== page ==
Review of Communication Research

ORGANIZATIONAL COMMUNICATION                                                                                                 

Title & Author

REVIEWING AND REVISING THE INSTITUTIONAL VISION OF U.S. HIGHER EDUCATION

Robert Abelman

Cleveland State University, OH, USA

Highlights

• Institutional mission and vision statements have become ubiquitous in higher education, with strategic planning, recruitment initiatives and student support services predicated on their formulation.

• More than 80% of all colleges and universities have made major revisions in their declarations of institutional vision within the last decade.

• A widely diffused, generally accepted and readily adopted institutional vision must contain language that unifies members of the institution (Shared); is unambiguous (Clarity); generates enthusiasm (Compelling); articulates what is to be gained (Relative Advantage); is robustly expressed (Complexity); and presents outcomes that are pragmatic (Observability).

• The rhetorical flavor of institutional vision varies in accordance with institutional culture and the distinct challenges faced by these types of colleges and universities.

• Institutional size, region, or highest degree granted has little impact on the rhetorical f lavor of institutional vision.

• The language contained in vision statements and in mission statements is significantly different.

• The highest scoring institutional visions on each of the rhetorical attributes are: Tribal community colleges (Shared; Observability); Catholic immersion schools (Clear; Complex; Relative advantage); and Evangelical schools (Compelling).

• The lowest scoring institutional visions on each of the rhetorical attributes are: HBCUs (Shared); Tribal community colleges (Relative advantage); Catholic schools (Observability); Secular 4-year public schools (Clear); Evangelical schools (Complex); and “Christ-Centered” schools (Compelling).

Abstract

This article reviews the literature on the institutional vision of higher education in the United States – that is, the philosophical template through which colleges and universities define and communicate the kinds of human beings they are attempting to cultivate. Key linguistic components found to constitute a well conceived, viable, and easily diffused institutional vision are identified and significant issues, controversies and problems associated with these guiding, governing, and self-promotional mission and vision statements are examined. Particular attention is given to those types of schools recognized in the literature as the most maligned in the academic community or misrepresented in the popular press. A comparative analysis revisits the data of a subset of these investigations with the intention of generating greater insight into the institutional vision of higher education and offering a prescription for how these statements can better serve their institutions.

Content

THE VERBIAGE OF INSTITUTIONAL VISION

INSTITUTION TYPES : ISSUES , CONTROVERSIES , PROBLEMS

Historically Black Colleges and Universities (HBCUs)

Religious Colleges and Universities

Catholic Colleges and Universities.

Catholic Immersion Schools.

Evangelical Colleges and Universities.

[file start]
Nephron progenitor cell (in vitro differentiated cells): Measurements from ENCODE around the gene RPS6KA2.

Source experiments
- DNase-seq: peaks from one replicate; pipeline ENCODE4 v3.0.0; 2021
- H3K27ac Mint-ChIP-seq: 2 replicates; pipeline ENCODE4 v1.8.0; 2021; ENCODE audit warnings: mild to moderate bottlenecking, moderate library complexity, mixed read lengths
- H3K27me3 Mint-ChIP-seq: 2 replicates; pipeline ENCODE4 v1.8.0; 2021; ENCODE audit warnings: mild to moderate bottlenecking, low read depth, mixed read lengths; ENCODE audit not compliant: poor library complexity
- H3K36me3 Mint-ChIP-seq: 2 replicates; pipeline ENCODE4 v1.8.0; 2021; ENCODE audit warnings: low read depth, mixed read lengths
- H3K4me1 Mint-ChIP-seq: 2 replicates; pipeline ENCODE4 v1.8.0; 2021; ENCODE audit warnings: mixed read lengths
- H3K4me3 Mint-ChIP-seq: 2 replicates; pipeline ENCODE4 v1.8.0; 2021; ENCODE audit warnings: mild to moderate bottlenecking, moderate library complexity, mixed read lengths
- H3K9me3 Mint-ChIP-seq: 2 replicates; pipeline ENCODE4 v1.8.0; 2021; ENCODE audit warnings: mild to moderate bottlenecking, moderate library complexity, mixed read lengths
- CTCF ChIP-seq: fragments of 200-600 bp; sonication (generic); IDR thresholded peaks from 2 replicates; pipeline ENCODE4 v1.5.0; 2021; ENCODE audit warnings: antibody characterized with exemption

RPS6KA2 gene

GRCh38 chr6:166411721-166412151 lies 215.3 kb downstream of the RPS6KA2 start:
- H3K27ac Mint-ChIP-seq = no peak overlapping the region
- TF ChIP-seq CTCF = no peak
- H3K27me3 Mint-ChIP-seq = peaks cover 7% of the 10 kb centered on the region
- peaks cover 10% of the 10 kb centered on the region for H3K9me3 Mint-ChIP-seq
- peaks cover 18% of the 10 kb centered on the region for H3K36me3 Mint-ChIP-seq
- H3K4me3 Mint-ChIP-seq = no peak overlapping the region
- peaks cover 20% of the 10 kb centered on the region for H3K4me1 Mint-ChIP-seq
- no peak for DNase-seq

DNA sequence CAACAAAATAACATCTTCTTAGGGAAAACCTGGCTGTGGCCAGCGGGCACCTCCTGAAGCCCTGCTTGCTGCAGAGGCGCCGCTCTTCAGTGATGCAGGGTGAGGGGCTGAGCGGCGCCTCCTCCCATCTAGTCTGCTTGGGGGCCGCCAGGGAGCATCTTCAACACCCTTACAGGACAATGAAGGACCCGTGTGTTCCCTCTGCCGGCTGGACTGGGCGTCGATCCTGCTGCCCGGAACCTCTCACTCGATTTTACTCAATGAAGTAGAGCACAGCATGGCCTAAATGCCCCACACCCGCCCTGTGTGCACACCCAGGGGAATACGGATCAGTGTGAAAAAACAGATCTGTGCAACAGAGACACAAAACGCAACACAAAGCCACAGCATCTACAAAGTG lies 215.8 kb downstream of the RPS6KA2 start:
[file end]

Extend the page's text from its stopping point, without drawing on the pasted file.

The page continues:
The Council for Christian Colleges & Universities (CCCU).

For-Profit Institutions

Community Colleges.

Tribal Community Colleges.

SUMMARY AND RESULTANT RESEARCH QUESTIONS

METHODOLOGY

Unit of Analysis

Computerized Content Analysis

Statistical Analysis

RESULTS AND DISCUSSION

Table 1. Shared Mean DICTION Scores

Table 2. Clarity Mean DICTION Scores

Table 3. Compelling Mean DICTION Scores

Table 4. Complexity Mean DICTION Scores

Table 5. Relative Advantage Mean DICTION Scores

Table 6. Observability Mean DICTION Scores

CONCLUSIONS

PRACTICAL APPLICATIONS

REFERENCES

APPENDIX A. STUDIES AND SAMPLES INCLUDED IN THE COMPARATIVE ANALYSIS

APPENDIX B. GENERAL COMPARATIVE SAMPLE INSTITUTIONS

APPENDIX C. DICTION CONSTRUCTS , FORMULAS , AND SAMPLE WORDS

APPENDIX D. INSTITUTIONAL VISION OF BARBER-SCOTIA COLLEGE

APPENDIX E. INSTITUTIONAL VISION OF LOYOLA UNIVERSIT Y OF CHICAGO

COPYRIGHTS AND REPOSITORIES

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Reviewing and Revising the Institutional Vision of U.S. Higher Education

Robert Abelman

 

Keywords: Institutional Vision; Mission Statement; Vision Statement; Organizational Communication; Strategic Planning; Institutional Rhetoric; Philosophical Template; Higher Education; Branding; Language of Institutions

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How to cite

Abelman, R. (2014). Reviewing and Revising the Institutional Vision of U.S. Higher Education. Review of Communication Research, 2(1), 30-67. doi: 10.12840/issn.2255-4165.2014.02.01.002

Keywords

Institutional Vision, Mission Statement, Vision Statement, Organizational Communication, Strategic Planning, Institutional Rhetoric, Philosophical Template, Higher Education, Branding, Language of Institutions

Repositories

Repositories where you can find this article

Internet Archive (Community Texts) @ https://archive.org/details/texts

Academia.edu @ http://independent.academia.edu/ReviewofCommunicationResearch

Social Science Open Access Repository @ http://www.ssoar.info/en/home.html

About the Author

Robert I Abelman, Cleveland State University College of Liberal Arts and Social Sciences , School of Communication, 2121 Euclid Ave. MU 212, Cleveland, OH 44115 Email: This email address is being protected from spambots. You need JavaScript enabled to view it.

http://facultyprofile.csuohio.edu/csufacultyprofile/detail.cfm?FacultyID=R_ABELMAN

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